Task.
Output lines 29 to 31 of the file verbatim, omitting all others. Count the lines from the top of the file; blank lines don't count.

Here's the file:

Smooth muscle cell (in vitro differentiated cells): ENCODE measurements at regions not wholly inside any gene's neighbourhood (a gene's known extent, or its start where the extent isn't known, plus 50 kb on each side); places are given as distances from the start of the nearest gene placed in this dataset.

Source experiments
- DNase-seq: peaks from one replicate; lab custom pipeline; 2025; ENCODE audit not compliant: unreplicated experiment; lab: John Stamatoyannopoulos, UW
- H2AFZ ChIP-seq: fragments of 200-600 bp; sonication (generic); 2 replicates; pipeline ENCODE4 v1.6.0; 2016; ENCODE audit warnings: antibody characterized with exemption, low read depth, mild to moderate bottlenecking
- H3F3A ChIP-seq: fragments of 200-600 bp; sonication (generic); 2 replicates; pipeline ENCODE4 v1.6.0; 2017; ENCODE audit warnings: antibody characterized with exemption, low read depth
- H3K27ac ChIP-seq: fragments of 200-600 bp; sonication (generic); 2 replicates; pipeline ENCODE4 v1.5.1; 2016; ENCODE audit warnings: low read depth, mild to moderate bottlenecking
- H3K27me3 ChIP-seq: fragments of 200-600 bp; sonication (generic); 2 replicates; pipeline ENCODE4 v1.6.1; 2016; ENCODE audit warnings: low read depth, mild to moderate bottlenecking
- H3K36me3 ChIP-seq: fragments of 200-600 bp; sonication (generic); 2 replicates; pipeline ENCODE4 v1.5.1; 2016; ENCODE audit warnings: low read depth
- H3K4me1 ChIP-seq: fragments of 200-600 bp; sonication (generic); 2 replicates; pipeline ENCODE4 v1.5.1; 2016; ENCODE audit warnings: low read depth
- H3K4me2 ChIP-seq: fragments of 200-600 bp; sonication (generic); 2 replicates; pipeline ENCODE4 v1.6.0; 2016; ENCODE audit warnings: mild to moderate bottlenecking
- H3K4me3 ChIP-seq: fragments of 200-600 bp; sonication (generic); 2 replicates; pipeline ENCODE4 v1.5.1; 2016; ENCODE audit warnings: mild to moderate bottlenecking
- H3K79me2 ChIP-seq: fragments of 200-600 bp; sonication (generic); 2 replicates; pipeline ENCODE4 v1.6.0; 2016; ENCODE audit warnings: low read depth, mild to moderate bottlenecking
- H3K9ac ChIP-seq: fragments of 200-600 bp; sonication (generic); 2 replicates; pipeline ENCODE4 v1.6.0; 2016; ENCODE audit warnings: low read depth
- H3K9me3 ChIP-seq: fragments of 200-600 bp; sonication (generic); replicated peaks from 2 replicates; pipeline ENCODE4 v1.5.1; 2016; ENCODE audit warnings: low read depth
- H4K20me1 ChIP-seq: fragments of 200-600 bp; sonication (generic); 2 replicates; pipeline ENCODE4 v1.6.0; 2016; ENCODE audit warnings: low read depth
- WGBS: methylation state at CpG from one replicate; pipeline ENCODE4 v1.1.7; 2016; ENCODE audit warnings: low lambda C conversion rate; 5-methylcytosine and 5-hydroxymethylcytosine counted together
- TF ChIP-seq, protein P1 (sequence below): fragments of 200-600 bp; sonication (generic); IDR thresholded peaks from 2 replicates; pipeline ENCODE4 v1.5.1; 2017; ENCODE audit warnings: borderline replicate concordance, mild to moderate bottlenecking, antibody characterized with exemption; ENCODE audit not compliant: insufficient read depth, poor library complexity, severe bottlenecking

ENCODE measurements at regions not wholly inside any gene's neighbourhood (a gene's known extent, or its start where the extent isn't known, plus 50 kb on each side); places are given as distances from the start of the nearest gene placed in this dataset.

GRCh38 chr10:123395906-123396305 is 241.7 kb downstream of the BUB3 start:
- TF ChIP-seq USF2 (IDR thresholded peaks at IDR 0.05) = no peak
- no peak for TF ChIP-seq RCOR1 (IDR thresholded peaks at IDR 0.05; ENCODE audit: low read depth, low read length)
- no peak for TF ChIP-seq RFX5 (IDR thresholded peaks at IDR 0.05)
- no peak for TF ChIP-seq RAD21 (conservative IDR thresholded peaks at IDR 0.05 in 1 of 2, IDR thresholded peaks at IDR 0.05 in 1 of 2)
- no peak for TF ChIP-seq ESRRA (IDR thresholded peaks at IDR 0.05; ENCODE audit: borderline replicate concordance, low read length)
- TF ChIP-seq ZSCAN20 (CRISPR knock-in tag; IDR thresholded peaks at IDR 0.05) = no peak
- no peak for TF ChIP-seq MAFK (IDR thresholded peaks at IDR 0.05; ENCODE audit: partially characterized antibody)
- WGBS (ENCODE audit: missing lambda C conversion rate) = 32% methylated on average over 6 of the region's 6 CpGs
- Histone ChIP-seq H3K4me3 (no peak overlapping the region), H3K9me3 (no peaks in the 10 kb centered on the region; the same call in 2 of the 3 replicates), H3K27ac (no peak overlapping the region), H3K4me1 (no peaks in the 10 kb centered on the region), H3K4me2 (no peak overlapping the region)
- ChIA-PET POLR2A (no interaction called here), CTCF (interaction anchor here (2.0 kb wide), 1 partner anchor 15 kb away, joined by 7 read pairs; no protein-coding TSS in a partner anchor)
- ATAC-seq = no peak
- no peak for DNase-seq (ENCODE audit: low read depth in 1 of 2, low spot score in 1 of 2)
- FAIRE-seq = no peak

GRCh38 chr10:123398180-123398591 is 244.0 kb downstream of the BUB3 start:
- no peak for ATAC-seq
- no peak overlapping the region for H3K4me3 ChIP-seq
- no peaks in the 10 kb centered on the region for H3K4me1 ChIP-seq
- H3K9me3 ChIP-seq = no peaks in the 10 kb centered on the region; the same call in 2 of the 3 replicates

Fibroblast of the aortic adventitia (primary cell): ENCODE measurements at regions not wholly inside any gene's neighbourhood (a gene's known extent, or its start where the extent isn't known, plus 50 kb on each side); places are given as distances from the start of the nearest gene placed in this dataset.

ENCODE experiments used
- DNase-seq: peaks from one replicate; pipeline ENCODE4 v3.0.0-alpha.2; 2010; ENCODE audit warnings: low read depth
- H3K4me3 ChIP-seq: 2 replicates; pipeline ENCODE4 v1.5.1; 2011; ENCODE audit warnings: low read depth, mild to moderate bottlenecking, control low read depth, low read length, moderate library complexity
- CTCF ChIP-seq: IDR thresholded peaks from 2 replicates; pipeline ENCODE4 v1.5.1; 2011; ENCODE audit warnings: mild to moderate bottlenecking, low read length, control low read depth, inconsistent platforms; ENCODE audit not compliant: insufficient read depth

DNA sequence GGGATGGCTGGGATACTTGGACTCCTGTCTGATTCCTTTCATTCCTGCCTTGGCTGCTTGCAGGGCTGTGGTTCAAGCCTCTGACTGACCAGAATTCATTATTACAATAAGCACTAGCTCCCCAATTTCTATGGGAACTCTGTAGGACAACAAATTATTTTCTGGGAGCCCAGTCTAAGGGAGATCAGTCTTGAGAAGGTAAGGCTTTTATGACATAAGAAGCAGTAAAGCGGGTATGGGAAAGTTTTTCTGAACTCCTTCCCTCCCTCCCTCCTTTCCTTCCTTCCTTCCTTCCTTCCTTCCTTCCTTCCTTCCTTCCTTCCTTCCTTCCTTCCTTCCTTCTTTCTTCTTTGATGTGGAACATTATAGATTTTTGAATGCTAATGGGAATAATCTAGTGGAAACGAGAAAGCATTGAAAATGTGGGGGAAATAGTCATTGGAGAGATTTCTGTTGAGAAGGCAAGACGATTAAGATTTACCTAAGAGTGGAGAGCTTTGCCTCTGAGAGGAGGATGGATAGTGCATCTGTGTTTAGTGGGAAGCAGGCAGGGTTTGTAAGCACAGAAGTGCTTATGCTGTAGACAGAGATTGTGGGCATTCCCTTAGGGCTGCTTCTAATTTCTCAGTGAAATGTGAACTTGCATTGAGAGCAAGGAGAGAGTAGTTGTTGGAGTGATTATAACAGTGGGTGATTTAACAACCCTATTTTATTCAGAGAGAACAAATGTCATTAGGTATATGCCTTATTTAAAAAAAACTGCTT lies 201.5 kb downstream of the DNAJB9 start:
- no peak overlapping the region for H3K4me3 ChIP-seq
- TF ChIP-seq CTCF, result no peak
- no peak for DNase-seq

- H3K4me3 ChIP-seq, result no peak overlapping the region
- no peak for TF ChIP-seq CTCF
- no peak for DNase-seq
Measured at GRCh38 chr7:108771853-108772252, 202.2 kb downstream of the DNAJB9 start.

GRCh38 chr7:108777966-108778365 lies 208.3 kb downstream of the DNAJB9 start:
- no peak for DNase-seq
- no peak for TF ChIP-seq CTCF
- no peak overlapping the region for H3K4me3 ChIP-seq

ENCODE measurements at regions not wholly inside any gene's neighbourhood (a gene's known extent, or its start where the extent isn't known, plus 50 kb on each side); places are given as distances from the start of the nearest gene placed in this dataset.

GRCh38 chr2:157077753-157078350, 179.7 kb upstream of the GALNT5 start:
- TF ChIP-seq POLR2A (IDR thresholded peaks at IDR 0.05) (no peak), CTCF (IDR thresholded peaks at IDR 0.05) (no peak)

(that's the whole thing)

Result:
- ChIA-PET POLR2A (no interaction called here), CTCF (interaction anchor here (2.0 kb wide), 1 partner anchor 15 kb away, joined by 7 read pairs; no protein-coding TSS in a partner anchor)
- ATAC-seq = no peak
- no peak for DNase-seq (ENCODE audit: low read depth in 1 of 2, low spot score in 1 of 2)